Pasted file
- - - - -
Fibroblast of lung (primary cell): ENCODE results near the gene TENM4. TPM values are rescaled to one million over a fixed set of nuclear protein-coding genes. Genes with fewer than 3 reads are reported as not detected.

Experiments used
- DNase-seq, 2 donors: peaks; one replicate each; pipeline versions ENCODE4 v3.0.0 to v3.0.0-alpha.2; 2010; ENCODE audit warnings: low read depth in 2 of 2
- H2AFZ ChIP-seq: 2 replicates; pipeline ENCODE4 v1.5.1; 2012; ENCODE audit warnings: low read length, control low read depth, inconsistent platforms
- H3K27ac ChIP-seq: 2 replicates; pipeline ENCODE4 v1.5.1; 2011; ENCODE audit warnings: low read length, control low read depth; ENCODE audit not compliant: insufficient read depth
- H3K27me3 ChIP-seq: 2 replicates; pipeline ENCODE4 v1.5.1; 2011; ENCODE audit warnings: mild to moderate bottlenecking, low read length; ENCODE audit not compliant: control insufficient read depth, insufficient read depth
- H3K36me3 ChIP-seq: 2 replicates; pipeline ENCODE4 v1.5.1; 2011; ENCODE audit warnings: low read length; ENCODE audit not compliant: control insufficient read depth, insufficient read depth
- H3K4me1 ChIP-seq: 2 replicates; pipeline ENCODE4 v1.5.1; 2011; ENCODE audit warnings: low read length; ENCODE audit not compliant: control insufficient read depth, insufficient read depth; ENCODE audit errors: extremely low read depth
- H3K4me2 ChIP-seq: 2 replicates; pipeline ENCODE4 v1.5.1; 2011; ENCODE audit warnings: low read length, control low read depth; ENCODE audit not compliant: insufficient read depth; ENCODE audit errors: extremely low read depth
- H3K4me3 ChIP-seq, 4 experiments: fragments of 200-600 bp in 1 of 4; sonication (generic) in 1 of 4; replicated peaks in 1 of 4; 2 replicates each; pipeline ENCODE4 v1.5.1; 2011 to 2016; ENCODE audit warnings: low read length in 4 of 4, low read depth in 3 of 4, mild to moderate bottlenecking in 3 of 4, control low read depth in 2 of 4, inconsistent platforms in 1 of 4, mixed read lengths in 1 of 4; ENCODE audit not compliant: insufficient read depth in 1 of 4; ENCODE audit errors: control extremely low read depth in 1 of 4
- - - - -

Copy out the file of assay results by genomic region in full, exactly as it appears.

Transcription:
Fibroblast of lung (primary cell): ENCODE results near the gene TENM4. TPM values are rescaled to one million over a fixed set of nuclear protein-coding genes. Genes with fewer than 3 reads are reported as not detected.

Experiments used
- DNase-seq, 2 donors: peaks; one replicate each; pipeline versions ENCODE4 v3.0.0 to v3.0.0-alpha.2; 2010; ENCODE audit warnings: low read depth in 2 of 2
- H2AFZ ChIP-seq: 2 replicates; pipeline ENCODE4 v1.5.1; 2012; ENCODE audit warnings: low read length, control low read depth, inconsistent platforms
- H3K27ac ChIP-seq: 2 replicates; pipeline ENCODE4 v1.5.1; 2011; ENCODE audit warnings: low read length, control low read depth; ENCODE audit not compliant: insufficient read depth
- H3K27me3 ChIP-seq: 2 replicates; pipeline ENCODE4 v1.5.1; 2011; ENCODE audit warnings: mild to moderate bottlenecking, low read length; ENCODE audit not compliant: control insufficient read depth, insufficient read depth
- H3K36me3 ChIP-seq: 2 replicates; pipeline ENCODE4 v1.5.1; 2011; ENCODE audit warnings: low read length; ENCODE audit not compliant: control insufficient read depth, insufficient read depth
- H3K4me1 ChIP-seq: 2 replicates; pipeline ENCODE4 v1.5.1; 2011; ENCODE audit warnings: low read length; ENCODE audit not compliant: control insufficient read depth, insufficient read depth; ENCODE audit errors: extremely low read depth
- H3K4me2 ChIP-seq: 2 replicates; pipeline ENCODE4 v1.5.1; 2011; ENCODE audit warnings: low read length, control low read depth; ENCODE audit not compliant: insufficient read depth; ENCODE audit errors: extremely low read depth
- H3K4me3 ChIP-seq, 4 experiments: fragments of 200-600 bp in 1 of 4; sonication (generic) in 1 of 4; replicated peaks in 1 of 4; 2 replicates each; pipeline ENCODE4 v1.5.1; 2011 to 2016; ENCODE audit warnings: low read length in 4 of 4, low read depth in 3 of 4, mild to moderate bottlenecking in 3 of 4, control low read depth in 2 of 4, inconsistent platforms in 1 of 4, mixed read lengths in 1 of 4; ENCODE audit not compliant: insufficient read depth in 1 of 4; ENCODE audit errors: control extremely low read depth in 1 of 4